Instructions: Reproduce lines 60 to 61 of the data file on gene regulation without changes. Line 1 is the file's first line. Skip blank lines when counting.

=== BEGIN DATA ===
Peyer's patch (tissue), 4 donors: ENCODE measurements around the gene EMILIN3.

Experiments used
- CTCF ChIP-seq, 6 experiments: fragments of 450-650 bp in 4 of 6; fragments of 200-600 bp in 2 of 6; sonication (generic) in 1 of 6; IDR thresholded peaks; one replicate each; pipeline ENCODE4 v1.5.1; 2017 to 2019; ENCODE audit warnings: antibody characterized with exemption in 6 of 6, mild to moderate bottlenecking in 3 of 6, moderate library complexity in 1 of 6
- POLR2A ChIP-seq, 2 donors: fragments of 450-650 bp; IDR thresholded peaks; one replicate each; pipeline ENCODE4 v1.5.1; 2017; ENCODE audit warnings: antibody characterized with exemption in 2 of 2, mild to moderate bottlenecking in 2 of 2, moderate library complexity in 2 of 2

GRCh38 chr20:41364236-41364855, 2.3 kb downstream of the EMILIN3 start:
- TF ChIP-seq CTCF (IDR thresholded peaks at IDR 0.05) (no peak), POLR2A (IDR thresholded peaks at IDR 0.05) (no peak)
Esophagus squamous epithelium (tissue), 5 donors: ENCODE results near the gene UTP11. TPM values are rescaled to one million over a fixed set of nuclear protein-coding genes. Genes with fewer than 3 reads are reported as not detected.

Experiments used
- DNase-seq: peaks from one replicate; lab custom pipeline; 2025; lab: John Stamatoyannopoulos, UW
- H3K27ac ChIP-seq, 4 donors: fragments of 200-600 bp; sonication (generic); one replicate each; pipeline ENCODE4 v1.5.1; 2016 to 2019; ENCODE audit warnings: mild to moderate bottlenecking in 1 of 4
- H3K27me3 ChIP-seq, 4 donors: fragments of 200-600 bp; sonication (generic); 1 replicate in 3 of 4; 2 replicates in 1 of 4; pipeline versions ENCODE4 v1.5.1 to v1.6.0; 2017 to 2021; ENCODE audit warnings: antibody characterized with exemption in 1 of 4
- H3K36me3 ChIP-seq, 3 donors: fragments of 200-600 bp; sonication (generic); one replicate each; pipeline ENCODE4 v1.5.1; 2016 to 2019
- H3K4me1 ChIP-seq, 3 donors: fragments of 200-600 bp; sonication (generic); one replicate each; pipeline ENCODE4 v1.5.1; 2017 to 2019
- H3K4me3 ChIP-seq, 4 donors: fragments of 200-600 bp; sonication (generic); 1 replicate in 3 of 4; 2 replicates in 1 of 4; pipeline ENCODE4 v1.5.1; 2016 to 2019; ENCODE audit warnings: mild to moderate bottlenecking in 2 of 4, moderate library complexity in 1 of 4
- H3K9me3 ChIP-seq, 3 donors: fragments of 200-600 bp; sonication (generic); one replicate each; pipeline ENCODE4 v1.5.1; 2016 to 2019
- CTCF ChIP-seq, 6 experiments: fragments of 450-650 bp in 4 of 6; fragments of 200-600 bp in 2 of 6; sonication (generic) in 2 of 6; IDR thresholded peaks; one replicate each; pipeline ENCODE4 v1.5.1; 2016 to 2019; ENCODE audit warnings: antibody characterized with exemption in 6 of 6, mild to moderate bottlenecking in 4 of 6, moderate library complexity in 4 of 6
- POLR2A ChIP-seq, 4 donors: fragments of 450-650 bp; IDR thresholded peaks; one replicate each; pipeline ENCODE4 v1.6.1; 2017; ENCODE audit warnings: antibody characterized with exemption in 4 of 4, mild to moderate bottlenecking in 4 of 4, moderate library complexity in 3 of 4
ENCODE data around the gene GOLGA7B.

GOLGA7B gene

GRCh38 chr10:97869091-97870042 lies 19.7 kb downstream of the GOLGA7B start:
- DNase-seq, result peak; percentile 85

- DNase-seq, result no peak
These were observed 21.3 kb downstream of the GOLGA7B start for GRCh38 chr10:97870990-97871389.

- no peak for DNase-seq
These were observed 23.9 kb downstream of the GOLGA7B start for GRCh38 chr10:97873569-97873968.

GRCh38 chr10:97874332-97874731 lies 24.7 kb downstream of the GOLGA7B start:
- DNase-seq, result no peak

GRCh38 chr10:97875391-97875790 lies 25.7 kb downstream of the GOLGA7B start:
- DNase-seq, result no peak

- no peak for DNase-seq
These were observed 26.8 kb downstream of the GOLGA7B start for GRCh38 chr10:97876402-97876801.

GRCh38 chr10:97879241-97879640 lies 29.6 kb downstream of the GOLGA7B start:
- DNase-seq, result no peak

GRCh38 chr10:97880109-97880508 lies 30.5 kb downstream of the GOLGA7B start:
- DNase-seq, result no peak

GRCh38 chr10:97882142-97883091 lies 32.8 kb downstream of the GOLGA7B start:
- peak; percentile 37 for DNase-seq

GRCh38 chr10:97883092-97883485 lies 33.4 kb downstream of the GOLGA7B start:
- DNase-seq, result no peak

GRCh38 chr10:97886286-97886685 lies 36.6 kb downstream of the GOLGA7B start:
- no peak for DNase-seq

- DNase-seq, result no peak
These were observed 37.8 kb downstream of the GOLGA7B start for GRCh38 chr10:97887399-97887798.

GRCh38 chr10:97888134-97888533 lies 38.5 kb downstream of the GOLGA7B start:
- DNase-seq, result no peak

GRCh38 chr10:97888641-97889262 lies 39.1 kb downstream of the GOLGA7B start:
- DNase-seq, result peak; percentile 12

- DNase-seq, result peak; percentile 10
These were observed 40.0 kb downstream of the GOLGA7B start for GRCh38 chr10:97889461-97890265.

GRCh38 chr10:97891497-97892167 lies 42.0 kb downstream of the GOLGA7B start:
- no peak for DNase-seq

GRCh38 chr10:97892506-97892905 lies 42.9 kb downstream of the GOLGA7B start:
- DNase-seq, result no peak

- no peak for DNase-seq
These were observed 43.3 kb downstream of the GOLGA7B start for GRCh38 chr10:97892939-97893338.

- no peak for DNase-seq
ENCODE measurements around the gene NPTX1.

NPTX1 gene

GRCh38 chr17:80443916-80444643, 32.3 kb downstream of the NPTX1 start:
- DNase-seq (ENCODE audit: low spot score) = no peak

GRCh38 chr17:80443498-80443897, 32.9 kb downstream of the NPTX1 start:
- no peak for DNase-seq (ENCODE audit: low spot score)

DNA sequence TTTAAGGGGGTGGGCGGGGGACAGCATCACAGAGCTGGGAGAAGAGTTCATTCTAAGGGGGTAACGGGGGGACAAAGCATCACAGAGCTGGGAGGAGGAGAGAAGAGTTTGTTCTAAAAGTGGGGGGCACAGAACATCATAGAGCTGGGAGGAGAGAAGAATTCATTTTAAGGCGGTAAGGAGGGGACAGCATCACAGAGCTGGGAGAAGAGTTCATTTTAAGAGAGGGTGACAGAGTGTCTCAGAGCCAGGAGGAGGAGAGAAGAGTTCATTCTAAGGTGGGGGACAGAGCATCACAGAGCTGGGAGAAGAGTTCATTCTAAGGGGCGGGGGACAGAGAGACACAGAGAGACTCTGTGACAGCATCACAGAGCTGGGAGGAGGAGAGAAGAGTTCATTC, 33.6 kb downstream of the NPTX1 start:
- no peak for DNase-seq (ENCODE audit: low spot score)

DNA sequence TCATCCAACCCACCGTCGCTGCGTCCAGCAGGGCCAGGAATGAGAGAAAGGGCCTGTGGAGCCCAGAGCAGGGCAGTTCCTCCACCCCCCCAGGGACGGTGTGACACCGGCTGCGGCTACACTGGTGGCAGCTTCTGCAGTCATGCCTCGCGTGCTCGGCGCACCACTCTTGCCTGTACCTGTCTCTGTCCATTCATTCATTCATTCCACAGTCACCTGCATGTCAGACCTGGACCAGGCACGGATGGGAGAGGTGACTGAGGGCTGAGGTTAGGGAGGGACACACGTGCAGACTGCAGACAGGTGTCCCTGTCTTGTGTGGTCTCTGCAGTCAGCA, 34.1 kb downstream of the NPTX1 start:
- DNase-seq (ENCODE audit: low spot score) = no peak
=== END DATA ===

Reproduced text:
- DNase-seq (ENCODE audit: low spot score) = no peak

GRCh38 chr17:80443498-80443897, 32.9 kb downstream of the NPTX1 start: